Lets say that a B763ER weighing 280,000lbs is taking off on YYZ’s Rw 24R (9697ft), what would the de-rating setting be when it is +25C and -25C ?

Not enough information...you also need to know the wind, flap, and whether or not you're using ATM on top of a derate.

Tom.


User currently offlineKrisYYZ From Canada, joined Nov 2004, 1593 posts, RR: 0
Reply 4, posted (4 years 4 months 1 day 22 hours ago) and read 5564 times:

Quoting Starlionblue (Reply 1):
Quoting KingairTA (Reply 2):
Quoting tdscanuck (Reply 3):

Thank you!!

Quoting tdscanuck (Reply 3):
We need to distinguish between derate and assumed temperature method (ATM)...they're not the same thing. Outside temperature has no impact on the engine's ability to derate, although it has a big impact on whether you actually want to derate.

Derate is just telling the engine to run as if it had a lower thrust rating than full. ATM is telling the engine that it's hotter outside than it really is, which causes a thrust reduction.

Thank you very much for all the information!!

So, lets say on a B767, the pilot enters +36C on the TO ref page, that is the ATM? Doesn't entering an assumed temp in the FMC automatically de-rate the engine as well?

TO/CLB 1 and 2 de-rate the engine by limiting the N1, while entering an assumed temp limits the thrust output, am I correct?

Thank you!

KrisYYZ


User currently offlinetdscanuck From Canada, joined Jan 2006, 12709 posts, RR: 80
Reply 5, posted (4 years 4 months 1 day 12 hours ago) and read 5510 times:

Quoting KrisYYZ (Reply 4):
So, lets say on a B767, the pilot enters +36C on the TO ref page, that is the ATM?

Yes.

Quoting KrisYYZ (Reply 4):
Doesn't entering an assumed temp in the FMC automatically de-rate the engine as well?

No. De-rate and ATM are separate methods to achieve (basically) the same thing. You can use either, or both at the same time.

Quoting KrisYYZ (Reply 4):
TO/CLB 1 and 2 de-rate the engine by limiting the N1, while entering an assumed temp limits the thrust output, am I correct?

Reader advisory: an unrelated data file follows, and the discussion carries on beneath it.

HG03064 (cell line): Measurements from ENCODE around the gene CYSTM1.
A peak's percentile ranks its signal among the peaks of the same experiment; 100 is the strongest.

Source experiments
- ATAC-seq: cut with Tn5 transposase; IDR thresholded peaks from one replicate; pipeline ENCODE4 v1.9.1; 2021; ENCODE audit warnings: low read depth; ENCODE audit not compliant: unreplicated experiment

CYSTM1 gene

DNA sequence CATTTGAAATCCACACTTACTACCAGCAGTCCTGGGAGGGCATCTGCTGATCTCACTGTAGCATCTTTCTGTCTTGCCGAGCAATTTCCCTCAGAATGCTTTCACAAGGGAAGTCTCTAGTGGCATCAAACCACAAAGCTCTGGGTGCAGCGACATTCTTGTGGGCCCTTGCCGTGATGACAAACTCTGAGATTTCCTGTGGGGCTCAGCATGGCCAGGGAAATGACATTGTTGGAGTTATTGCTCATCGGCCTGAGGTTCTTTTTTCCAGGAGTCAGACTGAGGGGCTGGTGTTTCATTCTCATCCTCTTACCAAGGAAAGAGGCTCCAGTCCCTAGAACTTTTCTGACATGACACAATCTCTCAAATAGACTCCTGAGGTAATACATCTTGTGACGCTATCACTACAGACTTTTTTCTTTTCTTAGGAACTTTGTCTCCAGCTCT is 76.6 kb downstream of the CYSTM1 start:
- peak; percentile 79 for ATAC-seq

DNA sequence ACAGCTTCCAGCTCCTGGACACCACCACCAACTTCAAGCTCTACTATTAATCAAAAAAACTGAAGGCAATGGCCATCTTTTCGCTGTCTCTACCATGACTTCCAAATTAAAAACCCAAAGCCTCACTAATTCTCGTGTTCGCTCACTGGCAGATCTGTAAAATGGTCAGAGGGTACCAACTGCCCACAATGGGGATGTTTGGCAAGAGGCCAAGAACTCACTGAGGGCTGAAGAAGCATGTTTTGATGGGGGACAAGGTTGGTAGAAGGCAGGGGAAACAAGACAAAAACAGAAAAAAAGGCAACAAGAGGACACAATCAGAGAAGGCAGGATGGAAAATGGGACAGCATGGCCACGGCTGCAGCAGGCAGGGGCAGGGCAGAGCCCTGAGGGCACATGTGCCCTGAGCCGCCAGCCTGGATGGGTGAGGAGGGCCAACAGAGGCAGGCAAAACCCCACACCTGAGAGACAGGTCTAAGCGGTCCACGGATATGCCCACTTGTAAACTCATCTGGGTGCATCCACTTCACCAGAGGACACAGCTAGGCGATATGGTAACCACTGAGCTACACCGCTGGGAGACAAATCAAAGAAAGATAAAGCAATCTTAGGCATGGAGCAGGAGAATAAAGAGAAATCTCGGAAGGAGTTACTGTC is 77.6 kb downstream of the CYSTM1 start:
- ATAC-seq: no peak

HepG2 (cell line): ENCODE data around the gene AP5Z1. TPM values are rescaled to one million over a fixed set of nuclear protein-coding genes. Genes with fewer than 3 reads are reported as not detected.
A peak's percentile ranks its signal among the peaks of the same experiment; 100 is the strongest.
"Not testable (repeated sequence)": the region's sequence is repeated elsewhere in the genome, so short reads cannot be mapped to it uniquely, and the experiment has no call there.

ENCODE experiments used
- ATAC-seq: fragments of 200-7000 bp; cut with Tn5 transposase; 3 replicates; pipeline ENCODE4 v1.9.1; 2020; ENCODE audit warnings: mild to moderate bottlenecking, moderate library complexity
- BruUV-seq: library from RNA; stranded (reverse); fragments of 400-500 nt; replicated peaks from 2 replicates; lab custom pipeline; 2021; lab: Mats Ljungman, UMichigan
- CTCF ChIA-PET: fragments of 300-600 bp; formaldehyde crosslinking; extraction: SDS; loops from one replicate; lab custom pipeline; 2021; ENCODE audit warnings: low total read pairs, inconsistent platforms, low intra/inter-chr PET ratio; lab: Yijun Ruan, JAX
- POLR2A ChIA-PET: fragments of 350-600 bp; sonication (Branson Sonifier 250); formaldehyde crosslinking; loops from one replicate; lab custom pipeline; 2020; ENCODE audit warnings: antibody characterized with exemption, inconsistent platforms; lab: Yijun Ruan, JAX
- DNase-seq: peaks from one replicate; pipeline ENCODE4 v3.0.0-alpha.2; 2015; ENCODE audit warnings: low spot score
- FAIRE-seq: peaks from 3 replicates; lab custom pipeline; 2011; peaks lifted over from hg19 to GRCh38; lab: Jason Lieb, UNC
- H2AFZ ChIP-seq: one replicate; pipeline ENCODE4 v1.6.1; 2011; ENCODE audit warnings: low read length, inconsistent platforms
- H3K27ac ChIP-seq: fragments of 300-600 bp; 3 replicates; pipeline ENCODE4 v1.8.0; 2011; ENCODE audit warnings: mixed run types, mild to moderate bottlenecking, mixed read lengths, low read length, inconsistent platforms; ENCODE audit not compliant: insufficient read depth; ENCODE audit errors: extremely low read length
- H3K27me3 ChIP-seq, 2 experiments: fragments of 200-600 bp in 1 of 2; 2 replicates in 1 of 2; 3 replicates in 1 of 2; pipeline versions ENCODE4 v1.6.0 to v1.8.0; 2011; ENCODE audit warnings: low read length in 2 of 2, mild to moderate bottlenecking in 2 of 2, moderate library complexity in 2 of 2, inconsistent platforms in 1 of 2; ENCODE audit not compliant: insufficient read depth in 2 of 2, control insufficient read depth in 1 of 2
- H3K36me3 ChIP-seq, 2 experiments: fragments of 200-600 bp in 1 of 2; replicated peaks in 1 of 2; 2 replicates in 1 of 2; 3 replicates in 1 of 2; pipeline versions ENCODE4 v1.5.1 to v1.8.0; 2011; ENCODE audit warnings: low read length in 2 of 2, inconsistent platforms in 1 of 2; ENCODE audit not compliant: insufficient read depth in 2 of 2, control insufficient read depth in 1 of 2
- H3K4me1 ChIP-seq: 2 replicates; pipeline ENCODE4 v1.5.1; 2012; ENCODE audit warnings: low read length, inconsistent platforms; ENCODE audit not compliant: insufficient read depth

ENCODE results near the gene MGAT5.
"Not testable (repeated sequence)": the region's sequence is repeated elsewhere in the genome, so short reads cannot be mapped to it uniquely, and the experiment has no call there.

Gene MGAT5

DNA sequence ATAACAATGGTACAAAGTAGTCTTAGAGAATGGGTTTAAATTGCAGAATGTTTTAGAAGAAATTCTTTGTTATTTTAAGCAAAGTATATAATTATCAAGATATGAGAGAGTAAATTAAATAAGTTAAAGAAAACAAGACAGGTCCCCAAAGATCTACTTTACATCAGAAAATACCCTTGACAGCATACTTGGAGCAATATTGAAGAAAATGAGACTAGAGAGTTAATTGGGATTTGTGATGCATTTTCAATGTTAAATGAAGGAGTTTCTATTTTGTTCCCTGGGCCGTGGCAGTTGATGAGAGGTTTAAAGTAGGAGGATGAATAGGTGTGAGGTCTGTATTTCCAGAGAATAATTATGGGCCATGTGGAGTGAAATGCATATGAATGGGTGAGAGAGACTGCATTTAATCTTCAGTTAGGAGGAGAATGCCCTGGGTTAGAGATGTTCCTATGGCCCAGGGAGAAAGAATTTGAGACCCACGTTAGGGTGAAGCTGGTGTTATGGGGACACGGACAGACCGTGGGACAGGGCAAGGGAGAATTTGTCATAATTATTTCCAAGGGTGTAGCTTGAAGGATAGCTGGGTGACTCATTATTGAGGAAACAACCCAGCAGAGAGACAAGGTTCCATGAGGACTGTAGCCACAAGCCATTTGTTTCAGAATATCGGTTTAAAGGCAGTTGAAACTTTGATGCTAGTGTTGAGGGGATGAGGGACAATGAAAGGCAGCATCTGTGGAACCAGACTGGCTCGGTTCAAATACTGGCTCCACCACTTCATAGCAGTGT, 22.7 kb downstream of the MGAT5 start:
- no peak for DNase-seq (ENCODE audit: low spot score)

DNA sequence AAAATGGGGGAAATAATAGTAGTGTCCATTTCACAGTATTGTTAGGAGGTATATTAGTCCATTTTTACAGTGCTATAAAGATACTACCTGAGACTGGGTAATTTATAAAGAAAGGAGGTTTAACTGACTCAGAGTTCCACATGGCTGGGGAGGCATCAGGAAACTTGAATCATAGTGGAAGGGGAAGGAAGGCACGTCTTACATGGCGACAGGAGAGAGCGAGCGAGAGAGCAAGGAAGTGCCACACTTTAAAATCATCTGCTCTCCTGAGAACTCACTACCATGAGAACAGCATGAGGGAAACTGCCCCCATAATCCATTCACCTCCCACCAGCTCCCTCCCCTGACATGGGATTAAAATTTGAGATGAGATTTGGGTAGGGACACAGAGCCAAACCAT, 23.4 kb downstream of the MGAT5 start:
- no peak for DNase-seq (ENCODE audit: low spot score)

Not exactly...TO/CLB 1 and 2 may derate by limiting N1 (fan speed) or EPR (basically thrust).

It's usually easier to explain this stuff by example. Suppose you have an airplane with an engine rated for 100k pounds of thrust (imaginary, but round numbers are convenient).

Assuming it's not so hot out that you're above the flat rated temperature, that engine would produce 100k in TO mode. It would provide some lower numbers for CLB1 and CLB2 (say 90% and 80% of TO, respectively). So the thrusts would be:
TO: 100k
CLB1: 90k
CLB2: 80k

You could also have a derate, TO-1. For convenience, let's say that's 10%...in that case, TO-1 would be 90k.

Selecting TO-1 is saying to the engine "act like you're a 90k engine".

Now, if it's really hot out (above the flat rated temperature) the engine isn't physically capable of producing 100k anymore. Let's suppose, at 50 degC, the engine can only produce 80k. ATM would be telling your TO engine that it's 50 degC out (denoted "TO 50C")...it's still running as a 100k engine, but you're telling the engine it's way too hot out so it's pulling back on thrust.

However, if you take a derated engine (TO-1, equivalent to 90k at flat rated temperature) and take it out at 50 degC, it's also going to be limited. If you tell your TO-1 ("90k engine") that it's 50C out, it's going to run even lower thrust...say 75k.

So, on any one day, you could do TO (100k), TO-1 (90k), TO 50C (80k) or TO-1 50C (75k). You can layer ATM on top of any derate. These are all made up numbers to illustrate what's going on, but hopefully that helps visualize it.

The easiest way to think about it, I find is:
derate = temporarily changing the engine's rated thrust
ATM = temporarily lying to the engine about how hot it is outside

Tom.


User currently offlineKrisYYZ From Canada, joined Nov 2004, 1593 posts, RR: 0
Reply 6, posted (4 years 4 months 1 day 1 hour ago) and read 5462 times:

Quoting tdscanuck (Reply 5):
So, on any one day, you could do TO (100k), TO-1 (90k), TO 50C (80k) or TO-1 50C (75k). You can layer ATM on top of any derate. These are all made up numbers to illustrate what's going on, but hopefully that helps visualize it.

The easiest way to think about it, I find is:
derate = temporarily changing the engine's rated thrust
ATM = temporarily lying to the engine about how hot it is outside



Thank you! I understand it now.

I really appreciate you taking the time to answer my question with such detail.

KrisYYZ